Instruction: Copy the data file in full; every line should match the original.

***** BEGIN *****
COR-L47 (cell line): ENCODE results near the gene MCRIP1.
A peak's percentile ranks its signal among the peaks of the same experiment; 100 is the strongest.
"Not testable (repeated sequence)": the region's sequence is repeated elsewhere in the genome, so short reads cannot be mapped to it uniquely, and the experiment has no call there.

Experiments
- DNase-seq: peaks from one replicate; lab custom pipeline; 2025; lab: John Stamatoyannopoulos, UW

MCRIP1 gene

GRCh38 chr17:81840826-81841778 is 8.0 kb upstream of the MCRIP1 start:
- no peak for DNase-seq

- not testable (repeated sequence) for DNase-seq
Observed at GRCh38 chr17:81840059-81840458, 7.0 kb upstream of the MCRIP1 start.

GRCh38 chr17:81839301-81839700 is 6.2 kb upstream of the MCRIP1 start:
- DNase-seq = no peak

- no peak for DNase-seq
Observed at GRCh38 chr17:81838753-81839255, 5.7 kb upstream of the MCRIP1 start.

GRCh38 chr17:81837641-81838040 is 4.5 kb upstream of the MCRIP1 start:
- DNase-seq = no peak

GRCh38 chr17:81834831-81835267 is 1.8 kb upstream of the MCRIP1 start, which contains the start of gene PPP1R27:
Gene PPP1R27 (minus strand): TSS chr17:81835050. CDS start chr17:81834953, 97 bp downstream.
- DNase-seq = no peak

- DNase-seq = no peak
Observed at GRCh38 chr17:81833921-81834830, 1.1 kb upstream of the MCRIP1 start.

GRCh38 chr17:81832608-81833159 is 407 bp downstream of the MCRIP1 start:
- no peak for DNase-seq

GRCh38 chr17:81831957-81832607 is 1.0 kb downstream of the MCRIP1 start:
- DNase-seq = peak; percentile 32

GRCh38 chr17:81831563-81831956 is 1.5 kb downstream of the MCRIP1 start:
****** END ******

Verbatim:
COR-L47 (cell line): ENCODE results near the gene MCRIP1.
A peak's percentile ranks its signal among the peaks of the same experiment; 100 is the strongest.
"Not testable (repeated sequence)": the region's sequence is repeated elsewhere in the genome, so short reads cannot be mapped to it uniquely, and the experiment has no call there.

Experiments
- DNase-seq: peaks from one replicate; lab custom pipeline; 2025; lab: John Stamatoyannopoulos, UW

MCRIP1 gene

GRCh38 chr17:81840826-81841778 is 8.0 kb upstream of the MCRIP1 start:
- no peak for DNase-seq

- not testable (repeated sequence) for DNase-seq
Observed at GRCh38 chr17:81840059-81840458, 7.0 kb upstream of the MCRIP1 start.

GRCh38 chr17:81839301-81839700 is 6.2 kb upstream of the MCRIP1 start:
- DNase-seq = no peak

- no peak for DNase-seq
Observed at GRCh38 chr17:81838753-81839255, 5.7 kb upstream of the MCRIP1 start.

GRCh38 chr17:81837641-81838040 is 4.5 kb upstream of the MCRIP1 start:
- DNase-seq = no peak

GRCh38 chr17:81834831-81835267 is 1.8 kb upstream of the MCRIP1 start, which contains the start of gene PPP1R27:
Gene PPP1R27 (minus strand): TSS chr17:81835050. CDS start chr17:81834953, 97 bp downstream.
- DNase-seq = no peak

- DNase-seq = no peak
Observed at GRCh38 chr17:81833921-81834830, 1.1 kb upstream of the MCRIP1 start.

GRCh38 chr17:81832608-81833159 is 407 bp downstream of the MCRIP1 start:
- no peak for DNase-seq

GRCh38 chr17:81831957-81832607 is 1.0 kb downstream of the MCRIP1 start:
- DNase-seq = peak; percentile 32

GRCh38 chr17:81831563-81831956 is 1.5 kb downstream of the MCRIP1 start: